“Train, say your prayers, eat your vitamins, be true to yourself, true to your country – be a real American,” Hulk Hogan used to say. What happens when your hero turns out to be everything he stood up against?
Throughout the ’80s and ’90s, Terry Bollea, better known as the larger-than-life Hulk Hogan, was pushed as the face of World Wrestling Federation (as World Wrestling Entertainment was known as back then) at a pivotal time when wrestling was universally praised and reaching a new height in its popularity. During this time, Hogan essentially became the face of American pop culture as Hulkamania ran wild on magazine covers, TV shows, shirts, toys, cartoons, and more.
However, The National Enquirer, in collaboration with Radar Online, recently got wind of Hogan’s racist tirade during “pillow talk” on a sex tape that was recorded several years before clips and images were leaked by Gawker back in 2012. During a conversation about Hogan’s daughter, Brooke, the wrestler aired his grievances to his partner, Heather Clem, about her failing career:
I don’t know if Brooke was fucking the black guy’s son. […] I mean, I don’t have double standards. I mean, I am a racist, to a point, fucking n****s. But then when it comes to nice people and shit, and whatever. […] I mean, I’d rather if she was going to fuck some n*****, I’d rather have her marry an 8-foot-tall n***** worth a hundred million dollars! Like a basketball player!
In a surprising response, the WWE has fired Hogan from his contract, removed him from their iconic Hall of Fame, ceased production and sale of his merchandise, and have practically wiped away all mention of him on their website. Removal of other Hulk Hogan, like documentaries and matches housed on the WWE Network, the company’s On Demand subscription service, may soon follow. The company released a statement concerning Hogan’s firing:
WWE terminated its contract with Terry Bollea (aka Hulk Hogan). WWE is committed to embracing and celebrating individuals from all backgrounds as demonstrated by the diversity of our employees, performers and fans worldwide.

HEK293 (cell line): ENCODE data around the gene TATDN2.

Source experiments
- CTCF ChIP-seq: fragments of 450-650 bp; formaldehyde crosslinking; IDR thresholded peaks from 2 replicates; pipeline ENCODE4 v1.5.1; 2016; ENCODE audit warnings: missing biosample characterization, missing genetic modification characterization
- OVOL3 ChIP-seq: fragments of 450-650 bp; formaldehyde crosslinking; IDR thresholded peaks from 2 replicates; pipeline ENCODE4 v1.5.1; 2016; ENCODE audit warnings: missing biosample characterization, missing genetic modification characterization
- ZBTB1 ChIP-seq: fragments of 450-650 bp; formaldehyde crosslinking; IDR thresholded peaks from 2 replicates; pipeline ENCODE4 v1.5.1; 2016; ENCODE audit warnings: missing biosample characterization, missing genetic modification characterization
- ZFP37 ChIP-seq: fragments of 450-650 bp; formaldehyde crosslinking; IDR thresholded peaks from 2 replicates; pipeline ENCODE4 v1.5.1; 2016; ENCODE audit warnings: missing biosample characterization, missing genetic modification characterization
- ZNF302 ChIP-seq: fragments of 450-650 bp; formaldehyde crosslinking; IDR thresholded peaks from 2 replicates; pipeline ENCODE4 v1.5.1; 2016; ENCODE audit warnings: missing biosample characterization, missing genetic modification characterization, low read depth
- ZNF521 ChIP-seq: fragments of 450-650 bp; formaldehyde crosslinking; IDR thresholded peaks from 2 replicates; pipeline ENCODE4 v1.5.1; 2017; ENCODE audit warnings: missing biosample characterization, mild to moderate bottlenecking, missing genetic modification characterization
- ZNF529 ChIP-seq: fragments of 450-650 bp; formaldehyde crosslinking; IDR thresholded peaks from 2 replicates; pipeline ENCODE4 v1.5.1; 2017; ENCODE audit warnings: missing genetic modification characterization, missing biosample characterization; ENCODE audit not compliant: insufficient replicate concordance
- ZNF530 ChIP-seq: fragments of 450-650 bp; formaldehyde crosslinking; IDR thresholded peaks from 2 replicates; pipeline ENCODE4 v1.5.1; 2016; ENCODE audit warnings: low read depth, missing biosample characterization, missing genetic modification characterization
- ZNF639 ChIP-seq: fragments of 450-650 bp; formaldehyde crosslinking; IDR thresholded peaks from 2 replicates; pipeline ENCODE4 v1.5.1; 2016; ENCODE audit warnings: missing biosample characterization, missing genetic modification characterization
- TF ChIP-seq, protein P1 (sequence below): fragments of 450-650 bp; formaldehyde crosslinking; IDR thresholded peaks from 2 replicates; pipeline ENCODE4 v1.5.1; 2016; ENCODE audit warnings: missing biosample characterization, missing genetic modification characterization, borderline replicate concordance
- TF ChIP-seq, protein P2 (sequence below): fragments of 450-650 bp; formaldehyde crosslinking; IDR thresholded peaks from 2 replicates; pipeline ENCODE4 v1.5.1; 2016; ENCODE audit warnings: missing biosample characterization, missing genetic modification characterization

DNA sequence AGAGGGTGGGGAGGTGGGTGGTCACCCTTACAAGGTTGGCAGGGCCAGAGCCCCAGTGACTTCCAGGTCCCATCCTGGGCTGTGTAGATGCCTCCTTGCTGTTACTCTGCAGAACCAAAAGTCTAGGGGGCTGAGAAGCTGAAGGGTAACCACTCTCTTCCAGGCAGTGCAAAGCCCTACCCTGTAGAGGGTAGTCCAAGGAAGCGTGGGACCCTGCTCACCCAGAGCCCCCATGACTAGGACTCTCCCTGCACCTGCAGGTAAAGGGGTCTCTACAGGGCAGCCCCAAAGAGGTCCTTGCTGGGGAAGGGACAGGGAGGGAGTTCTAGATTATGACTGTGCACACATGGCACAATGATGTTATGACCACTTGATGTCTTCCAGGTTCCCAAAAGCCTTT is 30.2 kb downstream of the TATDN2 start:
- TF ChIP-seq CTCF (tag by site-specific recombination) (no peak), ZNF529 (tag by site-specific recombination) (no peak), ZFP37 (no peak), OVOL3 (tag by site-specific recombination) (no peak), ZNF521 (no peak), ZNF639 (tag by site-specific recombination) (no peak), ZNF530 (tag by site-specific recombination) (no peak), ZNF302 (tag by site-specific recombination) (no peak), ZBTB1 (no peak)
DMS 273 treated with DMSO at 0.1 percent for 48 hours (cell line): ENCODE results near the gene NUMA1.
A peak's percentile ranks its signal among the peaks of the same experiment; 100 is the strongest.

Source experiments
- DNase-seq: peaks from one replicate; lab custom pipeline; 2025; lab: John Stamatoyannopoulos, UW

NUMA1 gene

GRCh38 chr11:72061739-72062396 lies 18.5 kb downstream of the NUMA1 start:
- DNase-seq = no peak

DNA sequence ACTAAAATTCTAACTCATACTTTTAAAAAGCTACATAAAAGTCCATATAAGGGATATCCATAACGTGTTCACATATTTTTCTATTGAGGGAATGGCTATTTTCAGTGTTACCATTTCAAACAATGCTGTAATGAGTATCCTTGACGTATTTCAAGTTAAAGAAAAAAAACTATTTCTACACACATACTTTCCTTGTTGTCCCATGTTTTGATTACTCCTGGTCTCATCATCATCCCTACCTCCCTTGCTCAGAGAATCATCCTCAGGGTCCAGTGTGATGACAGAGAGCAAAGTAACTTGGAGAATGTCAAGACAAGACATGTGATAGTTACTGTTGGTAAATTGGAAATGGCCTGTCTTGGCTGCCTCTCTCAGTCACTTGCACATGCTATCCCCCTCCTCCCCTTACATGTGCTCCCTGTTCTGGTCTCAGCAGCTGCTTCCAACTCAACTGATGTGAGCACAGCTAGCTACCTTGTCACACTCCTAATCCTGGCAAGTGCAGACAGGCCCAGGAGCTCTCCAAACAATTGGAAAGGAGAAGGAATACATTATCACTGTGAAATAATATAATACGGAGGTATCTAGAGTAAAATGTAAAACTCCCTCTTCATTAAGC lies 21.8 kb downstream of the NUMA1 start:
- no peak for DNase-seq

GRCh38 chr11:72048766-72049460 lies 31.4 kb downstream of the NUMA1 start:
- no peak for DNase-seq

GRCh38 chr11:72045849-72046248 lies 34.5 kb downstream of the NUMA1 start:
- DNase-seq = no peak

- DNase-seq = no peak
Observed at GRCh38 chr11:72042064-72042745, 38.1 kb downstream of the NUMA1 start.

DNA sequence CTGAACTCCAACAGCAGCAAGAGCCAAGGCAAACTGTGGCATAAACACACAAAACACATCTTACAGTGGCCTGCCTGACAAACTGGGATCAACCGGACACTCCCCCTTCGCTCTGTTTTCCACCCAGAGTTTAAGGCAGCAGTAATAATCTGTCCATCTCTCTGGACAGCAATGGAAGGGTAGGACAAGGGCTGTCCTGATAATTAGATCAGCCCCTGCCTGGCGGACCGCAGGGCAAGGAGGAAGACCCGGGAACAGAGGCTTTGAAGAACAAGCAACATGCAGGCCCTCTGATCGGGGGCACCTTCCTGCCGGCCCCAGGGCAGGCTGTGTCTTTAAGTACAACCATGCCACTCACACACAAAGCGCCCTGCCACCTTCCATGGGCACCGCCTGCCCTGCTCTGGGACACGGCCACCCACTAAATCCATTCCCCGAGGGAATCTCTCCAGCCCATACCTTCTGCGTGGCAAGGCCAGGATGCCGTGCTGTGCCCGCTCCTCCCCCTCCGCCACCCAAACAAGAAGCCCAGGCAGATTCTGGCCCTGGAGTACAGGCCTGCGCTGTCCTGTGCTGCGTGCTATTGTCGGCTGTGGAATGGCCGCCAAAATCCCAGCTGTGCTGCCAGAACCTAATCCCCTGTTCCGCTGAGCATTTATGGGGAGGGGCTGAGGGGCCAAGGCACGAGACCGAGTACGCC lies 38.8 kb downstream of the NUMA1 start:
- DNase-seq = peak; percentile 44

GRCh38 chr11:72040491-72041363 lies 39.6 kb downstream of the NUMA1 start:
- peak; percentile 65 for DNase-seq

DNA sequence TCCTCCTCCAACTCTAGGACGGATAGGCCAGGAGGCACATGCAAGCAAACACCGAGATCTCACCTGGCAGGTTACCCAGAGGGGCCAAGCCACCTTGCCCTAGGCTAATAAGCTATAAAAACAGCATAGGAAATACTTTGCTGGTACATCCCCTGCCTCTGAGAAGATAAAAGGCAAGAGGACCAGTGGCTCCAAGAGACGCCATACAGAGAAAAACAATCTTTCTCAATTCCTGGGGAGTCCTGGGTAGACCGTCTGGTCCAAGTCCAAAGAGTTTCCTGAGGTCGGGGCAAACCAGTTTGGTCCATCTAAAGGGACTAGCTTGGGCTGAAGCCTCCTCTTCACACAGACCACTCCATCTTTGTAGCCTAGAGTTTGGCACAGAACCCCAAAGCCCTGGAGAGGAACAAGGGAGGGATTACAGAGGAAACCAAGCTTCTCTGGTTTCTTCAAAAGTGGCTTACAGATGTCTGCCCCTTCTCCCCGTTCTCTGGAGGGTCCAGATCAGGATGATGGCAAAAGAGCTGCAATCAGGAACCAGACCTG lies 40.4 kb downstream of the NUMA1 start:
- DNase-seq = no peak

However, this isn’t the first time Hogan has been publicly exposed as a racist. Despite a Shade 45 interview that took place in 2012 in which Hogan very openly and comfortably used the n-word to describe his friendships with various rappers like Birdman and Lil’ Wayne and former WWE wrestler Booker T, WWE never went to this level to distance themselves from the very person that helped them achieve success.
For all intents and purposes, this is the end of Hulk Hogan as we know it, especially considering he was essentially the face of American culture at the height of his popularity. There’s no turning back from racist tirades, as evidenced in recent years by Donald Sterling, Michael Richards, and Donald Trump, as it ought to be.
And yet, given the landscape of modern American sociology that has been focused on combating racism and other forms of inequality over the past several years, the Hulkster’s theme song’s claims of him being “a real American” carries with them a sense of irony following the revelation. 30+ years after he transcended wrestling and became an American cultural icon, has Hogan indirectly come to represent the modern white American male in the spotlight?
For his part, Hogan has issued an exclusive apology to People Magazine following the allegations:
Eight years ago I used offensive language during a conversation. It was unacceptable for me to have used that offensive language; there is no excuse for it; and I apologize for having done it.
This is not who I am. I believe very strongly that every person in the world is important and should not be treated differently based on race, gender, orientation, religious beliefs or otherwise.
I am disappointed with myself that I used language that is offensive and inconsistent with my own beliefs.
If Hulk Hogan ever returns to the ring, with his hand to his ear in one of his many iconic poses, he should be met with total and complete silence. Hulkamania has finally run dry.